Published by Lucie Poirier
PSD2 is a new European regulatory requirement to reduce fraud and make online payments more secure that enforces Second Factor Authentication (SCA). This means, customers using credit cards will not only have to enter the credit card number and the card verification value (CVV) but will also have to add an additional factor (something they know, possess or are). More Information can be found below.
Issuer Banks will need to start declining payments that require SCA and don’t meet this criteria. Based on the latest developments we expect a delayed enforcement. A summary can be found in our latest overview.
Strong customer authentication is made up of two independent elements. Such elements must be derived from the two of the following three categories: knowledge, possession and inherence. Examples are: password (knowledge), mobile telephone (possession) or a finger print (inherence). More information around 2FA can be found in our PSD2 Blog post. For online card payments, these requirements will apply to transactions where both the business and the cardholder’s bank are located in the European Economic Area (EEA).
Currently, the most common way of authenticating an online card payment relies on 3D Secure. 3D Secure adds an extra step to the authorization request as the merchant will be identified by the issuer with a SMS-OPT, password or similar. The card industry was working heavily on revamping the 3D Secure standard in order to meet the PSD2 requirement and take the chance to provide a better user experience for the merchants. 3DS 2.0 is now gradually being introduced. Over the course of the next days wallee merchants that process cards directly with an acquirer and not through a PSP will be automatically migrated to the new 3DS standard. Once the issuer supports 3DS 2.0 the transaction will automatically be challenged by the new standard.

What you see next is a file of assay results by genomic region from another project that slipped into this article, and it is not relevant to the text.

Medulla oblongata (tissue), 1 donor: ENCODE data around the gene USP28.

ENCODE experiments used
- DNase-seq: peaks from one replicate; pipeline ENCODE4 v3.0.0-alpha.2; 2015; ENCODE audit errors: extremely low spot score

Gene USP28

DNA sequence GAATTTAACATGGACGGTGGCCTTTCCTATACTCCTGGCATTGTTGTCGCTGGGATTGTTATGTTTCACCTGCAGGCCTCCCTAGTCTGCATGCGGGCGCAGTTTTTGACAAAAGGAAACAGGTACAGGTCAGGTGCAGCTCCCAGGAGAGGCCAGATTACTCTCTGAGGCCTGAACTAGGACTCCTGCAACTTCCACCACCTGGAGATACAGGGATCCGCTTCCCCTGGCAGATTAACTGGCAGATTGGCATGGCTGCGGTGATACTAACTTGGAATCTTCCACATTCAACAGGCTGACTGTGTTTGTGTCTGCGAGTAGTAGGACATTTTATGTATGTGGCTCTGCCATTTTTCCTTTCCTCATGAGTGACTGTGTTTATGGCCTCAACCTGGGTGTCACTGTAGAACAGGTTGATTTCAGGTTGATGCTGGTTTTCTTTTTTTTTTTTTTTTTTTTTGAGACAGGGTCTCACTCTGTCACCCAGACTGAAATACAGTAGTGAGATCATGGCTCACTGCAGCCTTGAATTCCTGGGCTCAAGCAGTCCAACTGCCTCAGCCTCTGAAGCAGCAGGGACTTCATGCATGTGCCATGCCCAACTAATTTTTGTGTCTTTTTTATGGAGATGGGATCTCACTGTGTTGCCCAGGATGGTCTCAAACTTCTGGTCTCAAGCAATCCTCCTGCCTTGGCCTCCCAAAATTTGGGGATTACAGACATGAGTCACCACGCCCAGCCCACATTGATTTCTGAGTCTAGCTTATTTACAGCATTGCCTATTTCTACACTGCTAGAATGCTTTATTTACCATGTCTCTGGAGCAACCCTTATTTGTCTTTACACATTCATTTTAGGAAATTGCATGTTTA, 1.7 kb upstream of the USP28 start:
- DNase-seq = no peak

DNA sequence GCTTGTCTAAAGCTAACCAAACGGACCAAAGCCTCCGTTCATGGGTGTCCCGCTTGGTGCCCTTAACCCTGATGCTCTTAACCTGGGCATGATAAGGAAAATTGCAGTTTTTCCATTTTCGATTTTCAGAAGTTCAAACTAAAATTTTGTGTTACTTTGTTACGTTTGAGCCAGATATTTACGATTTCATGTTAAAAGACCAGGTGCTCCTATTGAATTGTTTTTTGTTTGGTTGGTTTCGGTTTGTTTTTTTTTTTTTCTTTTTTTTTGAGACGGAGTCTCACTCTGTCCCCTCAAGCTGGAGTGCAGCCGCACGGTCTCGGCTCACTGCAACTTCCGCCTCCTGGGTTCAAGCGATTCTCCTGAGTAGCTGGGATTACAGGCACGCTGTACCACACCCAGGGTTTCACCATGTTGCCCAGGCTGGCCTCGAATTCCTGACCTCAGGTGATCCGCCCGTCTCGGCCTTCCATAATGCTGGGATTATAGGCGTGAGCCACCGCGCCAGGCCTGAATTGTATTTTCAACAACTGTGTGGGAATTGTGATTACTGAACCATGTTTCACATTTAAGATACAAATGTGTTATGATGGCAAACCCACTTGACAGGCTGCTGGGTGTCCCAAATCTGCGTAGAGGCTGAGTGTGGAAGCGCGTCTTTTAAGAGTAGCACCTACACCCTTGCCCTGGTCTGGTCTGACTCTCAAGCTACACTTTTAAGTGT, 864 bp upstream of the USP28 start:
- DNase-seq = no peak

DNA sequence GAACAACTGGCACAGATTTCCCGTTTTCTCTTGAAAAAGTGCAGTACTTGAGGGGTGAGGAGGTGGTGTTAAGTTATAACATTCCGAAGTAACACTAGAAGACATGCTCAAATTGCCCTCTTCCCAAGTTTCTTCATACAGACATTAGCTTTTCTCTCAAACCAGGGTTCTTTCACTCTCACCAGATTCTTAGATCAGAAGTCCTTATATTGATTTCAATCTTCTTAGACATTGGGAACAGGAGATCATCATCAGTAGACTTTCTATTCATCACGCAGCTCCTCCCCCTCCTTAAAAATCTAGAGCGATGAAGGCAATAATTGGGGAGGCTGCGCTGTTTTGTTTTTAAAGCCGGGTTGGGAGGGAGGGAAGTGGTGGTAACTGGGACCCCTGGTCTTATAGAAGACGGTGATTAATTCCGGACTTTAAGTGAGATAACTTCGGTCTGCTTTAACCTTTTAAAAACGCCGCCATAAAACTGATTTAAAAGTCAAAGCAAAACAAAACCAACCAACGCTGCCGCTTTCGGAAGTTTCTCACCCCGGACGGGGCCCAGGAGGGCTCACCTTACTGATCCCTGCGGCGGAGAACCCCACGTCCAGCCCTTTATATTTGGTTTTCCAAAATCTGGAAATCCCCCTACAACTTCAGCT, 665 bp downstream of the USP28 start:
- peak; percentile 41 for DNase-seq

As a wallee merchant, there are no modifications that you must do as we will automatically activate for 3DS 2.0. However, if you do not already have 3DS activated in your connector, there is a chance that you will be seeing more declines with your payments. Therefore, we suggest that you enable 3DS in your connector.
A lot has been written about and discussed about exemptions to SCA and how this can be handled. There are still a lot of unclarified questions. We therefore focus on the most relevant exemptions and how we handle them. Please note that the liability will be fully shifted to merchants in case of an exemption. You will most likely not be able to fight even non-fraud-related chargebacks. The European Payments Council anticipates that “the payer can claim full reimbursement from their PSP in case of an [unauthorized] payment, if there was no SCA measure in place and if the payer did not act fraudulently.”
Low value transactions are generally exempted. However, it is not that easy because Issuers will however need to request authentication if the exemption has been used five times since the cardholder’s last successful authentication or if the sum of previously exempted payments exceeds €100. Therefore all issuers will track the number of times this exemption has been used and decide whether authentication is necessary.
We suggest that you enable 3DS on all of your connectors, as well as for low value transactions. We will automatically try to make use of this exemption. As mentioned above, it can always happen that customers are challenged also in the case of low value transactions. Last but not least you lose the liability shift on all exempted transactions. In other words, you will be responsible for any fraud-related chargebacks on exempt transactions. If you receive an exemption, you also forfeit the ability to shift liability to the issuer.